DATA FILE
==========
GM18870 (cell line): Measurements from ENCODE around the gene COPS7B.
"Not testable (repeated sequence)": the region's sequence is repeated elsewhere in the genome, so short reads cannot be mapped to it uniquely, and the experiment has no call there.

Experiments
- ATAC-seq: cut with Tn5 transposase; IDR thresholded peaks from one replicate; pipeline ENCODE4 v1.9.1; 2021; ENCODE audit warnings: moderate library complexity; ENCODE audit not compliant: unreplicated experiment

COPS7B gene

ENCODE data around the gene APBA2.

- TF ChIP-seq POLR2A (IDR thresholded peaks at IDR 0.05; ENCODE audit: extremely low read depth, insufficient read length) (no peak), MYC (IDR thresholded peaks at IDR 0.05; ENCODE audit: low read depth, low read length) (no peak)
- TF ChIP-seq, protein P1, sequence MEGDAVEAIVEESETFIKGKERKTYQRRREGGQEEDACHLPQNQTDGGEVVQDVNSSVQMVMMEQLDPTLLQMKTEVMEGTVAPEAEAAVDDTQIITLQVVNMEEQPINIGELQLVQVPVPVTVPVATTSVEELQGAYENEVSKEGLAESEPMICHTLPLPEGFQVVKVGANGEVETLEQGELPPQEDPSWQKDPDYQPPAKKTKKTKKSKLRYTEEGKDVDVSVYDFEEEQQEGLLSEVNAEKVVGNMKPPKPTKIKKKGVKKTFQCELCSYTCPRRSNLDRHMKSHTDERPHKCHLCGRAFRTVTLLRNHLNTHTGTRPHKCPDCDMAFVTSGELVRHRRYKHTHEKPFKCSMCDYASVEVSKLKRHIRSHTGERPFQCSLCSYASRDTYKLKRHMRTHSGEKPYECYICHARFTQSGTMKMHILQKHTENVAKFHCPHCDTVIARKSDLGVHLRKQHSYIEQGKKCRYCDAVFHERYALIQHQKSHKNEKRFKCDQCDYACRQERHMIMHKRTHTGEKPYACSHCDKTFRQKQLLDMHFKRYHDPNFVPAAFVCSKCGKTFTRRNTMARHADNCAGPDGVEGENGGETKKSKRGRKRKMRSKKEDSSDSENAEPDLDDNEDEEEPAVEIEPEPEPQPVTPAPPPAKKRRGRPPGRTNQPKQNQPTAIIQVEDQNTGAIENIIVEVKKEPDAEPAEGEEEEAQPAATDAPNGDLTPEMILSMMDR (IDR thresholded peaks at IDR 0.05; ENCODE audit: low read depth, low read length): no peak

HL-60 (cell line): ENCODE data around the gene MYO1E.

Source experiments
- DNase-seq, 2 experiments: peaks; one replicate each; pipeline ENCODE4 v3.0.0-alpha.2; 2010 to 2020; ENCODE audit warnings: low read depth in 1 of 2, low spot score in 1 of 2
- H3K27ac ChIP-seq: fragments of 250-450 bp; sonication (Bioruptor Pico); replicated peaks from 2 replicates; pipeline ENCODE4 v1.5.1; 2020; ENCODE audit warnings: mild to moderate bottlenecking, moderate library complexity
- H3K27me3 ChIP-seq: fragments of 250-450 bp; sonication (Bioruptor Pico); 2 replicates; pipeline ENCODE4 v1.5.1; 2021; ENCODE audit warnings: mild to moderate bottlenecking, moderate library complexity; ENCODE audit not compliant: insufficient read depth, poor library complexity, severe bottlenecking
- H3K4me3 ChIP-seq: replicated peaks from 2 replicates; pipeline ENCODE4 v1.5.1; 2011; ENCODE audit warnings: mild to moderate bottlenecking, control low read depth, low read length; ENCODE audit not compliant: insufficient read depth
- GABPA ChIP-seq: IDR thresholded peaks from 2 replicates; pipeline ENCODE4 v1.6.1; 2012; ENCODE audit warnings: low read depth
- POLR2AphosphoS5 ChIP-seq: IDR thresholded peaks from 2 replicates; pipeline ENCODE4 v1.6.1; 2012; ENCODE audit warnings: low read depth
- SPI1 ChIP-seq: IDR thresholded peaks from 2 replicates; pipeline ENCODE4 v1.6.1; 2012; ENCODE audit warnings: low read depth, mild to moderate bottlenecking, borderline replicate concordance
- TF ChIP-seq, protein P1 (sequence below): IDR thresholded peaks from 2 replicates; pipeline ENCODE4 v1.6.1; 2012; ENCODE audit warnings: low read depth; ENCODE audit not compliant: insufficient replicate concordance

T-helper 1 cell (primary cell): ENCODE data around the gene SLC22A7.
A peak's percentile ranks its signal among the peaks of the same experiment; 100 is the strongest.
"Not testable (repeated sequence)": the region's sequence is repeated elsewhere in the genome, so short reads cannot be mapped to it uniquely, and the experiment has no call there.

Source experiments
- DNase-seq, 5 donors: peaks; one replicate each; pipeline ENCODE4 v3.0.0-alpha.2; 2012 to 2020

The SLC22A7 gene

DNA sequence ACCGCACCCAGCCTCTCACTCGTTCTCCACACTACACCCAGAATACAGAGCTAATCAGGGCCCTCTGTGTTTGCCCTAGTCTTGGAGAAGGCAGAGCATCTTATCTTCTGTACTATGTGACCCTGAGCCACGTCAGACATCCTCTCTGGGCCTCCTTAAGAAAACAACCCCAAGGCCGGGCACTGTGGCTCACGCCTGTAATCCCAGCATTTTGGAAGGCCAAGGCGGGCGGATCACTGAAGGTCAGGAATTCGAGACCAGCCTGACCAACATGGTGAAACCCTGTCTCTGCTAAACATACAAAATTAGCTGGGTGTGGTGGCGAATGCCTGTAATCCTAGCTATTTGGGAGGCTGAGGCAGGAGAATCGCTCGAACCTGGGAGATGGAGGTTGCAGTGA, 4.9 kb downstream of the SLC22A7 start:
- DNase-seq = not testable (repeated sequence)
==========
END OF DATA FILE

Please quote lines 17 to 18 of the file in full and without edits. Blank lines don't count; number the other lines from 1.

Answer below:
- SPI1 ChIP-seq: IDR thresholded peaks from 2 replicates; pipeline ENCODE4 v1.6.1; 2012; ENCODE audit warnings: low read depth, mild to moderate bottlenecking, borderline replicate concordance
- TF ChIP-seq, protein P1 (sequence below): IDR thresholded peaks from 2 replicates; pipeline ENCODE4 v1.6.1; 2012; ENCODE audit warnings: low read depth; ENCODE audit not compliant: insufficient replicate concordance